The way you read things offers a lot of information about who you are. Blinking, the dilation of pupils, settling on a word for a fraction of a second longer--it all means something. And to marketers who are trying to understand what consumers want, eye-tracking devices might be key.
A few companies are developing applications to attach eye-tracking devices to computers and smartphones to bring this technology into the mainstream market.
Apple has already filed a patent for a 3-D eye-tracking user interface for use in iPhones and iPads. And the European company Senseye plans on installing eye-tracking software in smartphones next year.
"This information will be collected, analyzed and resold to hundreds of companies--advertisers, data analytics providers, and others--across the digital ecosystem in what the industry calls the 'mobile marketing value chain.' In theory, they will be anonymous, 'nonpersonal' data. But, in practice, the anonymity will be easy to penetrate."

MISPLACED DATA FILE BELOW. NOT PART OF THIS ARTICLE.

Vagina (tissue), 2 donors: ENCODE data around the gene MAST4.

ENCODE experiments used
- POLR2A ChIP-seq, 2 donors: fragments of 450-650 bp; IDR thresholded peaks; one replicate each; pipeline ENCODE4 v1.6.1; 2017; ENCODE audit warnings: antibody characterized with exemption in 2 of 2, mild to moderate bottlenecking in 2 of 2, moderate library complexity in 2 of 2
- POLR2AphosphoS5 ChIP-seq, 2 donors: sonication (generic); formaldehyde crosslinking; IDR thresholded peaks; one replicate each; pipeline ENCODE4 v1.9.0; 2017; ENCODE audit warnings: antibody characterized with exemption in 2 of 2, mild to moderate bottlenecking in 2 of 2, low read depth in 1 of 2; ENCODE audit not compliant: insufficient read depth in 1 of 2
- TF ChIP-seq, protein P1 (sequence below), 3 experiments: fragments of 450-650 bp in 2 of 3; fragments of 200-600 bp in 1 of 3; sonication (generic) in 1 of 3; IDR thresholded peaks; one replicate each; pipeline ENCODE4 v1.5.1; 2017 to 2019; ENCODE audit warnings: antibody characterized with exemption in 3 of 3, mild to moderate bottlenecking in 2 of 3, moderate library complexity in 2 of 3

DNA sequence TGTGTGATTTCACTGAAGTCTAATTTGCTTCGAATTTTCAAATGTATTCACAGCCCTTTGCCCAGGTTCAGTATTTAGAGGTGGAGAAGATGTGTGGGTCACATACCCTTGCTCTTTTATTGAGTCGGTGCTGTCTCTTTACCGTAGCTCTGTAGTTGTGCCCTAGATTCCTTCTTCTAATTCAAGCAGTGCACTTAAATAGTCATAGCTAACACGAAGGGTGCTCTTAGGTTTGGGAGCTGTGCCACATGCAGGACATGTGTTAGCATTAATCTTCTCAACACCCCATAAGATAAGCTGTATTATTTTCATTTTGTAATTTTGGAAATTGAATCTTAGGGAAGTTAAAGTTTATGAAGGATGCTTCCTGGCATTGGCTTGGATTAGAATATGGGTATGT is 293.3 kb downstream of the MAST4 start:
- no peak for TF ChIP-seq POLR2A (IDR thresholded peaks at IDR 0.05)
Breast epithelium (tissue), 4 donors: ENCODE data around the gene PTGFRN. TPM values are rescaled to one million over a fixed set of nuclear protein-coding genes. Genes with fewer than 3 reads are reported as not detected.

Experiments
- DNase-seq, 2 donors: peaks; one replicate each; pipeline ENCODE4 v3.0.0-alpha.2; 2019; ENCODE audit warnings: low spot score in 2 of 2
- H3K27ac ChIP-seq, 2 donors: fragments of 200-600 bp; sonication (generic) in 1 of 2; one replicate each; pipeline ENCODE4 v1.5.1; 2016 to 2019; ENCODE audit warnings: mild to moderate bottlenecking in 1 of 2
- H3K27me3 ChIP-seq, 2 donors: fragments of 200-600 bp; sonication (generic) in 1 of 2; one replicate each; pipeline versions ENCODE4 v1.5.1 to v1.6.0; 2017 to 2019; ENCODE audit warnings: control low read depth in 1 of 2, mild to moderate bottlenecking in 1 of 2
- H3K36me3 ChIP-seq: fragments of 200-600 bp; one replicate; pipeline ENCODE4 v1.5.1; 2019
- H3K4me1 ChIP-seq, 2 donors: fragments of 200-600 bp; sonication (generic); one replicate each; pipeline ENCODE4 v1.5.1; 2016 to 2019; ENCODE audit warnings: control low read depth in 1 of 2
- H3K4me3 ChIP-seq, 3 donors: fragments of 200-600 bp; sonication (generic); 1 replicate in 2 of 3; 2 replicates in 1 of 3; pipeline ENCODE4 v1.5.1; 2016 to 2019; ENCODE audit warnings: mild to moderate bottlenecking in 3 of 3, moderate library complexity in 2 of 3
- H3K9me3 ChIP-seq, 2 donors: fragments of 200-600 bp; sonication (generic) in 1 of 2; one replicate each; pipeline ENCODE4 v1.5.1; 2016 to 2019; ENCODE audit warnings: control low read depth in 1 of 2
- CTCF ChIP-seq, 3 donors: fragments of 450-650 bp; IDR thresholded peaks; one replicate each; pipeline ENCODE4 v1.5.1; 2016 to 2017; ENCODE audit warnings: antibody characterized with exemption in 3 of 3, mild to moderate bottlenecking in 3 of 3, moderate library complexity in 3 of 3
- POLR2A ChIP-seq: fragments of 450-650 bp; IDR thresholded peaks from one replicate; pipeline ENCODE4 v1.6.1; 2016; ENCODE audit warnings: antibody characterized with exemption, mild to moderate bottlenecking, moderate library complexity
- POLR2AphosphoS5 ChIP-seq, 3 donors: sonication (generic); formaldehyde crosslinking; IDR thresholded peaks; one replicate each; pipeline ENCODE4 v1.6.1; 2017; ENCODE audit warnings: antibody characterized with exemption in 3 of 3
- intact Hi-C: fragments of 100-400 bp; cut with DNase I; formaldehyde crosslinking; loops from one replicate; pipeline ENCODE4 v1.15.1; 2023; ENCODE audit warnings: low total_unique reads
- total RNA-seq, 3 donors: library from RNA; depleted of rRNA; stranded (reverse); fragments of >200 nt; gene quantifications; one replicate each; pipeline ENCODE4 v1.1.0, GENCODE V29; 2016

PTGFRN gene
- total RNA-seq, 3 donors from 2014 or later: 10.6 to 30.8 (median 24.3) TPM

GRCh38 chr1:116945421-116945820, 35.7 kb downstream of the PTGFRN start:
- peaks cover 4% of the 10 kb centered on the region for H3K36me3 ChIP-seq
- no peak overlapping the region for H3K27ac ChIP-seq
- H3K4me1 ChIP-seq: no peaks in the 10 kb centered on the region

Of course, there are privacy concerns. By now, we're all too familiar with companies collecting data without our consent. Facebook, Google and Twitter have all done it. But there never seemed to be any dire repercussions for those transgressions.
Slate's John Villasenor says: "Today, when we read something online, our thoughts are still our own. We should enjoy it while it lasts."
Photo via flickr/Mikleman
This post was originally published on Smartplanet.com